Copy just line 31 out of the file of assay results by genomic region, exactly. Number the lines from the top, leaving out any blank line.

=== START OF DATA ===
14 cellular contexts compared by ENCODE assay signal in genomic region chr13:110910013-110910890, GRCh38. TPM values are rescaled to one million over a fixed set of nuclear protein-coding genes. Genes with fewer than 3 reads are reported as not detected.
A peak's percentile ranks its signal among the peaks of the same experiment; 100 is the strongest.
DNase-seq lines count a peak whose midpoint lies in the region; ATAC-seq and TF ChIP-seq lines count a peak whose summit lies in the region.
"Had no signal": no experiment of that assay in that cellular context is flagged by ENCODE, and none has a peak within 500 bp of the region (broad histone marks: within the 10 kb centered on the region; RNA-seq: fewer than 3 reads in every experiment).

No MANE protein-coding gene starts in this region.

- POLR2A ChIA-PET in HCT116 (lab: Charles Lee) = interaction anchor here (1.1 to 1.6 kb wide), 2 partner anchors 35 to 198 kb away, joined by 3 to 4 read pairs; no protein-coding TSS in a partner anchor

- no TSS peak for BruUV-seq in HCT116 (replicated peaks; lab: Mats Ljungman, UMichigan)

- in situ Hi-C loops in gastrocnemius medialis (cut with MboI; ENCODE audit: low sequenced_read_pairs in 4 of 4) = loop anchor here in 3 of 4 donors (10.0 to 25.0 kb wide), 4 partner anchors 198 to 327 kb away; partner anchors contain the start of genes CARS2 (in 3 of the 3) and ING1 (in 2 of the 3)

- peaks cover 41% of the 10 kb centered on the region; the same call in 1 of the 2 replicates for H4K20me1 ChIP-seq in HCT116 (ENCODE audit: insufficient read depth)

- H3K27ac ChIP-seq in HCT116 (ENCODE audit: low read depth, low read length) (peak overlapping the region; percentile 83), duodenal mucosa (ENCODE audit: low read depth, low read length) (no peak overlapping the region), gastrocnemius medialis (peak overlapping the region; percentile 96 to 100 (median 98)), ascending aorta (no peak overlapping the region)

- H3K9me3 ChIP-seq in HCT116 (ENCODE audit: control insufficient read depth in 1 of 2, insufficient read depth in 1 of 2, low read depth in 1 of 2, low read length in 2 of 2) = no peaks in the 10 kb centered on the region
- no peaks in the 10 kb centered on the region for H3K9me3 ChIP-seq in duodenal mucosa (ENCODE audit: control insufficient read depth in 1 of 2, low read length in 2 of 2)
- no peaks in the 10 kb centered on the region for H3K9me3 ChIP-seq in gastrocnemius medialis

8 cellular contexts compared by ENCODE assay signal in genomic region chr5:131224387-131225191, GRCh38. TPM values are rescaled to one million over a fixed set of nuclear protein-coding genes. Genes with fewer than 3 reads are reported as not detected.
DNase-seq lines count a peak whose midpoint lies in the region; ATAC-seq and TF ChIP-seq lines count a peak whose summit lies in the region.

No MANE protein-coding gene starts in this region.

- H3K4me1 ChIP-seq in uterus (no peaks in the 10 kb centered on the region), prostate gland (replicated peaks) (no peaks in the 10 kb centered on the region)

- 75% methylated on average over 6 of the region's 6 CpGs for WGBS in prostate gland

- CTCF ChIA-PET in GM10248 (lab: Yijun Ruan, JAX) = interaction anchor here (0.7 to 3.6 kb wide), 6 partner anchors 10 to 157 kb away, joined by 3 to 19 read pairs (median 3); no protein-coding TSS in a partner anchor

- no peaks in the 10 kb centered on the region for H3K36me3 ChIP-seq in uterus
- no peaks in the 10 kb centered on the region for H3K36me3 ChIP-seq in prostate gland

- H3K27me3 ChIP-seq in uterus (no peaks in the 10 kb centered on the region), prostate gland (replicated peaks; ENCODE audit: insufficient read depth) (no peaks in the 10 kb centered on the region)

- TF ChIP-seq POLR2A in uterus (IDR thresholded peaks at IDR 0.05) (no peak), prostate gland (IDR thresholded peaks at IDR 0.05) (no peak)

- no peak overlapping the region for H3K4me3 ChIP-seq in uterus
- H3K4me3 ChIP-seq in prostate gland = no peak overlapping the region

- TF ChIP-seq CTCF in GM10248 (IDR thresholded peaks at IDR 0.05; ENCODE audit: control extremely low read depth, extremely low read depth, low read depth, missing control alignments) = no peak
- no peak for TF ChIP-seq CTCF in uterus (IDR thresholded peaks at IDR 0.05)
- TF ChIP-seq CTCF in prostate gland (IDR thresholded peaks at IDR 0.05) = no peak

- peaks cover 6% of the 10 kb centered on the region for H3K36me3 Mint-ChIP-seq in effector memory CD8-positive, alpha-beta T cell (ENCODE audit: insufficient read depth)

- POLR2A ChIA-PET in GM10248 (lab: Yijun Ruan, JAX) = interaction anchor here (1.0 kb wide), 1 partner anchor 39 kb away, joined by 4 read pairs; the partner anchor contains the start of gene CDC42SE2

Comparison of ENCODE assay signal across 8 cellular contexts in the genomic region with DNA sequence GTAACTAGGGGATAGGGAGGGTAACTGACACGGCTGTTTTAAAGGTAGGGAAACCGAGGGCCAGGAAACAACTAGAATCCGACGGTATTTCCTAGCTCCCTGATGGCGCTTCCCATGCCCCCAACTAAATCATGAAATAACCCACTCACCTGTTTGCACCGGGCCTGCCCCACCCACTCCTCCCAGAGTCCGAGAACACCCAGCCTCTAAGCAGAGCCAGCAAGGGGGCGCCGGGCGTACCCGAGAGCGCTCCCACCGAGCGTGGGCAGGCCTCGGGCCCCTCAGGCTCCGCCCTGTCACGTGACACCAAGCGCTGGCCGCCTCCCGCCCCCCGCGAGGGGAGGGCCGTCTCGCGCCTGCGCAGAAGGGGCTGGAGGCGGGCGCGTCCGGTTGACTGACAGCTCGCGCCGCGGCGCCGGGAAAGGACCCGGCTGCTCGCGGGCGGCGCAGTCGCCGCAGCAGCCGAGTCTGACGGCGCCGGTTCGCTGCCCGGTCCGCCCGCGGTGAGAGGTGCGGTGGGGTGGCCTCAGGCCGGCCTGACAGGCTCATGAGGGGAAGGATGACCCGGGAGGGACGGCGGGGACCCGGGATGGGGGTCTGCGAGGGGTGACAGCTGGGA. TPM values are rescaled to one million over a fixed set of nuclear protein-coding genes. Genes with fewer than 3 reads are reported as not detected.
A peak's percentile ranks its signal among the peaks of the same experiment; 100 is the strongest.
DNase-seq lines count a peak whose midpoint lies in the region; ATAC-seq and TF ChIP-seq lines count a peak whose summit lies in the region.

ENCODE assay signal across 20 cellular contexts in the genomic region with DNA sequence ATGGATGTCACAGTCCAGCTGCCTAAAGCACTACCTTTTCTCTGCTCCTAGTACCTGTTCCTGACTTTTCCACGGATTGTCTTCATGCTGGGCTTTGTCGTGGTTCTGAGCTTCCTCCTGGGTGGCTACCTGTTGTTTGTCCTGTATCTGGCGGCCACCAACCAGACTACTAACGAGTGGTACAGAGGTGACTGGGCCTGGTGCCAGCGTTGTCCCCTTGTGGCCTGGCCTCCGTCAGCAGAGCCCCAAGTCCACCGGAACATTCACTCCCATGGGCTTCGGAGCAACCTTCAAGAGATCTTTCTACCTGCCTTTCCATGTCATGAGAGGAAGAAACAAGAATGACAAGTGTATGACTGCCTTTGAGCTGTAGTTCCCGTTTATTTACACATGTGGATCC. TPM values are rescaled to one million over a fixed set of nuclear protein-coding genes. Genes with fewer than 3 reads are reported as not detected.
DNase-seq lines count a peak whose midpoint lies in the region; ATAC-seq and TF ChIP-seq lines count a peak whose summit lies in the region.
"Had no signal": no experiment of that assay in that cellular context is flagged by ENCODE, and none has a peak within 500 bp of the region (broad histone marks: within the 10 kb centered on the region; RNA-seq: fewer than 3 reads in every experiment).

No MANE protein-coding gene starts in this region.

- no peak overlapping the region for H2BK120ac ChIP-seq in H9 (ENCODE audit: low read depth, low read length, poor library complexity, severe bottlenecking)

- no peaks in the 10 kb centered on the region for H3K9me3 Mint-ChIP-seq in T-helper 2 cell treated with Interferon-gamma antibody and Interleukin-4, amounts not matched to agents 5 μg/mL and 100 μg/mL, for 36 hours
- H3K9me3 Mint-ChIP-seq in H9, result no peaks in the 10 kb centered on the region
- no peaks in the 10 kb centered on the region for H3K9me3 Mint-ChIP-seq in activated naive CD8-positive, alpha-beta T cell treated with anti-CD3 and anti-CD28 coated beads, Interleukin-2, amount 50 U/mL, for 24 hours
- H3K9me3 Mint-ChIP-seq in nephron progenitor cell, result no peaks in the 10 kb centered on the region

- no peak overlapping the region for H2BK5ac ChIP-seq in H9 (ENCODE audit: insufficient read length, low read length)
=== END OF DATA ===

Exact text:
Comparison of ENCODE assay signal across 8 cellular contexts in the genomic region with DNA sequence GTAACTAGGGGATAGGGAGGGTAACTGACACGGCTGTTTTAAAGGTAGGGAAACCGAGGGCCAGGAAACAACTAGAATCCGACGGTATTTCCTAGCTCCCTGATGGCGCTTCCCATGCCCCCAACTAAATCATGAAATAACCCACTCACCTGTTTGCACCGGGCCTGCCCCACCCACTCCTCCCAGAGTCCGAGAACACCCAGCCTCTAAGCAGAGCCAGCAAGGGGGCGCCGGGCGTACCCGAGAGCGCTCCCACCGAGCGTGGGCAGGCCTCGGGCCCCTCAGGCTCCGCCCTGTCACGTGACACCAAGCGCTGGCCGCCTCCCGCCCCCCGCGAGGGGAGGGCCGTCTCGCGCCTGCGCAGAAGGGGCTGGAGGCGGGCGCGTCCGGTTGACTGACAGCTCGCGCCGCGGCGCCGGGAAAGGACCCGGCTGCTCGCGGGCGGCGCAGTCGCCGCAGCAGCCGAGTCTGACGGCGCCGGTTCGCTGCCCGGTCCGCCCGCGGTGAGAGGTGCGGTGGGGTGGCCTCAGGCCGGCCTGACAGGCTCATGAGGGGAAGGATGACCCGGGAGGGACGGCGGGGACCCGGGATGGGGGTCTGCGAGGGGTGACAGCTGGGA. TPM values are rescaled to one million over a fixed set of nuclear protein-coding genes. Genes with fewer than 3 reads are reported as not detected.